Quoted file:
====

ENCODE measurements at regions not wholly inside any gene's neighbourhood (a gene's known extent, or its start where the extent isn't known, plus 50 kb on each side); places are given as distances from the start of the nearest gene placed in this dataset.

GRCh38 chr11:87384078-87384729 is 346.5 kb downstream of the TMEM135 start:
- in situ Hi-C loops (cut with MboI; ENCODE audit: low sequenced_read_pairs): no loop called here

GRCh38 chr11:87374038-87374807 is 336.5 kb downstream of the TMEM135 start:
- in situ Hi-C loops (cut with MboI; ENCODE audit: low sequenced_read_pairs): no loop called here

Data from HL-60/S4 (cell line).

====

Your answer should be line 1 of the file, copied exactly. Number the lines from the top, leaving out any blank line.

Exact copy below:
ENCODE measurements at regions not wholly inside any gene's neighbourhood (a gene's known extent, or its start where the extent isn't known, plus 50 kb on each side); places are given as distances from the start of the nearest gene placed in this dataset.